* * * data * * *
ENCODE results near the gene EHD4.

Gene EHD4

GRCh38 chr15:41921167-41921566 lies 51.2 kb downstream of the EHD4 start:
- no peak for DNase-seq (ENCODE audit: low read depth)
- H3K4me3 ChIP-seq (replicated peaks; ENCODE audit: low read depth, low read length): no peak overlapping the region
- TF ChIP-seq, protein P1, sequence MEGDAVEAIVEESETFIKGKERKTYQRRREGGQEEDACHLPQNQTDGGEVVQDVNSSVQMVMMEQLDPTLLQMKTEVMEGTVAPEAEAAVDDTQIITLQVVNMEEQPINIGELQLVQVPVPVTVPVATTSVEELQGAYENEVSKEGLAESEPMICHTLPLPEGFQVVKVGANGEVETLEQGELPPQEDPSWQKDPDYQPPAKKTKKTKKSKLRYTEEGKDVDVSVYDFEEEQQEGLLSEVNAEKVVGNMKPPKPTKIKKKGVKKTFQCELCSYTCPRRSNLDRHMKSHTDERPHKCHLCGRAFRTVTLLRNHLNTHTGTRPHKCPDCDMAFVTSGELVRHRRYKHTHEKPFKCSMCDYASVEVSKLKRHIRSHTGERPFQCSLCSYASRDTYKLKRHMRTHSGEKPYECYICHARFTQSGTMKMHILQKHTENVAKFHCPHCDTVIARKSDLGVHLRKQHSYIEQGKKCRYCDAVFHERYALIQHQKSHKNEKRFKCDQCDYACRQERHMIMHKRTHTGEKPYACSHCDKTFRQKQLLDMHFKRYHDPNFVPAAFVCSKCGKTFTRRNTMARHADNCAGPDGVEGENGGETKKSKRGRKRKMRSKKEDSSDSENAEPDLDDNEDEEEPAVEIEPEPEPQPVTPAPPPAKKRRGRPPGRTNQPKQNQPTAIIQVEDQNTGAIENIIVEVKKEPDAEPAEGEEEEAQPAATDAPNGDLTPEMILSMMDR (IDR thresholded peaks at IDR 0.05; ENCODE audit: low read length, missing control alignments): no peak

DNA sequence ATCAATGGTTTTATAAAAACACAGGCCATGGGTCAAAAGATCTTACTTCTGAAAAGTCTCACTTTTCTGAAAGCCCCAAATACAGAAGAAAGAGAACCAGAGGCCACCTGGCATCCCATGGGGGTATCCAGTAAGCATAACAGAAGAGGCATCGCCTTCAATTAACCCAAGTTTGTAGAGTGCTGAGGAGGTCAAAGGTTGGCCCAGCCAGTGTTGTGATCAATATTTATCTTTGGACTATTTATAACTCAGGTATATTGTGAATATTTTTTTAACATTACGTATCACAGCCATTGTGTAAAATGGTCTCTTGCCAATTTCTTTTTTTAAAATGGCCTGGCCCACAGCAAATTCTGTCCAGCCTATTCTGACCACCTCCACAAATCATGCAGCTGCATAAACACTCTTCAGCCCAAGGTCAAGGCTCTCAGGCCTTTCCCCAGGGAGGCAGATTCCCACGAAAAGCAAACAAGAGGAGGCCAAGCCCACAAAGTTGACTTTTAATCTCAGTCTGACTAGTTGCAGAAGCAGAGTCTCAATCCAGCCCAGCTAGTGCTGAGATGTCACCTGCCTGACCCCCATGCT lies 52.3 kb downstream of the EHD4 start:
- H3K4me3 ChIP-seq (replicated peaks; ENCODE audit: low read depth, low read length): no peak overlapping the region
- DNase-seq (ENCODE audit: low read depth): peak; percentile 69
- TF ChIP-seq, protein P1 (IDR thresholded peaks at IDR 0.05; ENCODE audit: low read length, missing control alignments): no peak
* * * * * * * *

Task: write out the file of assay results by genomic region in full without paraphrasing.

ENCODE results near the gene EHD4.

Gene EHD4

GRCh38 chr15:41921167-41921566 lies 51.2 kb downstream of the EHD4 start:
- no peak for DNase-seq (ENCODE audit: low read depth)
- H3K4me3 ChIP-seq (replicated peaks; ENCODE audit: low read depth, low read length): no peak overlapping the region
- TF ChIP-seq, protein P1, sequence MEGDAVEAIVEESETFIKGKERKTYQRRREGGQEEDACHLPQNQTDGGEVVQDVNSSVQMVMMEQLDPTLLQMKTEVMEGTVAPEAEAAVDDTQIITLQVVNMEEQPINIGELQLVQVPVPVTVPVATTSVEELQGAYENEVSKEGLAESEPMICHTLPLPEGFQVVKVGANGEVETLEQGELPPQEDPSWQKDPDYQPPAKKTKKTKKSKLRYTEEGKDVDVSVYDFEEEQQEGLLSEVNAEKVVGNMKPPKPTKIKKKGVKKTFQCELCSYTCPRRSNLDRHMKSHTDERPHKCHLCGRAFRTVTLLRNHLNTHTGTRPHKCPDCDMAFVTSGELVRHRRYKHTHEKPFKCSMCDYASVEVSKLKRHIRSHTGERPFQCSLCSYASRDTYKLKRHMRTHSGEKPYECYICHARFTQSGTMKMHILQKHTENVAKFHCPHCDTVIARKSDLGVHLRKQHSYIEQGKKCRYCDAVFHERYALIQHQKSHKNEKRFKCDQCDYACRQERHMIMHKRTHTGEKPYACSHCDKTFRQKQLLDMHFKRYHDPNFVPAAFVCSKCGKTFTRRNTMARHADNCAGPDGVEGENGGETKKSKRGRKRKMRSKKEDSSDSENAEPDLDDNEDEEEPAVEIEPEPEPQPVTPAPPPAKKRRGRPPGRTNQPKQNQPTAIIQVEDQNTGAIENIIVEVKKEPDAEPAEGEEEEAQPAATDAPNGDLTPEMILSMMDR (IDR thresholded peaks at IDR 0.05; ENCODE audit: low read length, missing control alignments): no peak

DNA sequence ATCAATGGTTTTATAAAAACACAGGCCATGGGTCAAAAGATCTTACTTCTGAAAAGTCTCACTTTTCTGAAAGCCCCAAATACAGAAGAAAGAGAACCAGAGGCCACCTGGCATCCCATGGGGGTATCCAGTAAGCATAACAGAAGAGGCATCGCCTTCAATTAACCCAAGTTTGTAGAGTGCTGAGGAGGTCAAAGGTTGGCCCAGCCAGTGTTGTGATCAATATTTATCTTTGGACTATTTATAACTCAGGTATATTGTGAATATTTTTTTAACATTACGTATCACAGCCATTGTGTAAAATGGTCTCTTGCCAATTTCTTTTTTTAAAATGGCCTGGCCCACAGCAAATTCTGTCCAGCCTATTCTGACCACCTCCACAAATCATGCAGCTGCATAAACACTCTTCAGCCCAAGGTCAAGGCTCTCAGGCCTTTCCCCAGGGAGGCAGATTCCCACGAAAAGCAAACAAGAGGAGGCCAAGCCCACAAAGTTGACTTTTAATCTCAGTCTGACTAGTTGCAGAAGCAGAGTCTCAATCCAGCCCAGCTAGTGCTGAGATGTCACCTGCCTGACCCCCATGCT lies 52.3 kb downstream of the EHD4 start:
- H3K4me3 ChIP-seq (replicated peaks; ENCODE audit: low read depth, low read length): no peak overlapping the region
- DNase-seq (ENCODE audit: low read depth): peak; percentile 69
- TF ChIP-seq, protein P1 (IDR thresholded peaks at IDR 0.05; ENCODE audit: low read length, missing control alignments): no peak